GRAND FORKS - The University of North Dakota football team is getting back to its roots by playing Idaho State for the Potato Bowl on Saturday, Sept. 22.
UND played the Bengals in the first Potato Bowl in 1966, blanking Idaho State 41-0.
UND's recent history with Idaho State, however, would indicate a much closer contest at 4 p.m. at the Alerus Center.
UND, which moved up to No. 22 in the STATS FCS poll, and Idaho State have played four times in UND's Division I era and the four games have been decided by 19 points. No game has been decided by more than one possession.
UND has won three of the four games, but the Bengals spoiled UND's playoff hopes in 2015 with a 37-31 homecoming win at the Alerus Center.
The Bengals and the Fighting Hawks didn't play last year, but cornerback Evan Holm remembers what to expect.
"That was a tough battle (in 2016)," Holm said. "We struggled against them, even though we won. We're expecting another battle."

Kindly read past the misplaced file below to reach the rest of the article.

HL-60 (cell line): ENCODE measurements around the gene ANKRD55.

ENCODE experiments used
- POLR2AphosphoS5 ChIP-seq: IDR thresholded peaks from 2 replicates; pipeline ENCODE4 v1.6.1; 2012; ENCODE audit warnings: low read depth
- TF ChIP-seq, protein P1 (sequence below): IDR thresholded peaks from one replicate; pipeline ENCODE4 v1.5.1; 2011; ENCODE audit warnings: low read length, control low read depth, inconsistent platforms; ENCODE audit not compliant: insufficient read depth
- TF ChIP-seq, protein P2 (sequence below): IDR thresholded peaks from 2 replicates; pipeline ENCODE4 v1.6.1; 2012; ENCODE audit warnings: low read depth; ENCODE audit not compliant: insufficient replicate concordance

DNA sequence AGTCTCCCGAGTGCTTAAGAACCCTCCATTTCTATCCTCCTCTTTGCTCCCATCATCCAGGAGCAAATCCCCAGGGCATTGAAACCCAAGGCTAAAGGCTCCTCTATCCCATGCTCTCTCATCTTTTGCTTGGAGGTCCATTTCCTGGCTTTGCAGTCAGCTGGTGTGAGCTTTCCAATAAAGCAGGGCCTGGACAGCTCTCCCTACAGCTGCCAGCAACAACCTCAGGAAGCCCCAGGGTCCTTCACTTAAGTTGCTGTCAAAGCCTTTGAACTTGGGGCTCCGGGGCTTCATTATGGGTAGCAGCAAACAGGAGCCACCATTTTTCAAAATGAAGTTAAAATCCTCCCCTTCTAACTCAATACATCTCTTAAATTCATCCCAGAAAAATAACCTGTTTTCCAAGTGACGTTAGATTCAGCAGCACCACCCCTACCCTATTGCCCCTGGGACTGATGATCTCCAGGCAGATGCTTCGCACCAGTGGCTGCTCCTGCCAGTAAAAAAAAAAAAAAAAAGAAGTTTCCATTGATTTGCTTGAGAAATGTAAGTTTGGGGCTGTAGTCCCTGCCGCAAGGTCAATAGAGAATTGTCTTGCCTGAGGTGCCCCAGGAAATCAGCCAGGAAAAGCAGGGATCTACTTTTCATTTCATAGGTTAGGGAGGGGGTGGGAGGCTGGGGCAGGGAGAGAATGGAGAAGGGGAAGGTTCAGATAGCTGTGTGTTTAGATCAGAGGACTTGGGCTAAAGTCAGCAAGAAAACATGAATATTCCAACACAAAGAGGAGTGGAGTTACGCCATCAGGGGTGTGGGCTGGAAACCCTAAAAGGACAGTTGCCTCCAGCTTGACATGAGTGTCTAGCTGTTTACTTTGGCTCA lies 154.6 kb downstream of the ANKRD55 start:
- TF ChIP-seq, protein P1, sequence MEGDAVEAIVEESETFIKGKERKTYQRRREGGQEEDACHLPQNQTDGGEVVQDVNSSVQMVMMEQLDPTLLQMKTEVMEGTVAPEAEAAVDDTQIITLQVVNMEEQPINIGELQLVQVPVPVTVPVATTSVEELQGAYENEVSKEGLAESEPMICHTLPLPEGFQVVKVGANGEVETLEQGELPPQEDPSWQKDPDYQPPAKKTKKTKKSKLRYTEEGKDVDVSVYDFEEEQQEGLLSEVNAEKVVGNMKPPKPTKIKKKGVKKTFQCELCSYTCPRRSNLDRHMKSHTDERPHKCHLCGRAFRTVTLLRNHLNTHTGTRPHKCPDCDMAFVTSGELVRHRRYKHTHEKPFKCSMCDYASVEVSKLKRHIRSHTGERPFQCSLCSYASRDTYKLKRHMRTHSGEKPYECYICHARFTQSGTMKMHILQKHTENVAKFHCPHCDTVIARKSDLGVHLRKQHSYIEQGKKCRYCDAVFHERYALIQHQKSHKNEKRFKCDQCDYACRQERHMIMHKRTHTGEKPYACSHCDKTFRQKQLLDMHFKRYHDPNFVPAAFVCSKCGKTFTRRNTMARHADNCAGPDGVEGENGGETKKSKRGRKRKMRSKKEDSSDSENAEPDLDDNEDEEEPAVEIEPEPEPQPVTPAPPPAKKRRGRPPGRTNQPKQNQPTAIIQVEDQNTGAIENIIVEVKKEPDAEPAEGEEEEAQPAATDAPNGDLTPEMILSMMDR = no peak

The tight contests are somewhat curious based on Idaho State's annual struggles finding a footing in Big Sky Conference play.
But the Bengals might have turned a bit of a corner under second-year coach Rob Phenicie.
The Bengals went 4-7 last year and are 1-1 in 2018.
Like UND last week at Sam Houston State, the game against the Fighting Hawks will be a litmus test for Idaho State.
Idaho State opened with a 45-10 win over NCAA Division II Western State Colorado, a team that's now 0-3 on the year.
The Bengals followed with a 45-23 loss at Cal, which is 3-0 and holds a road win over BYU.
Idaho State was led by Mitch Gueller - the brother of quarterback Tanner Gueller - who had six catches for 156 yards and a touchdown against Cal.
"This is a team, after watching this summer, I was impressed with how they played and executed," Schweigert said. "They do a lot of good things, and they're very experienced.
"Last week, they played hard throughout the game. Their fourth quarter they saw a number of big plays. That's a reflection of coach Phenicie and his staff. They're over a year into it, and it's really shown when you watch them compete."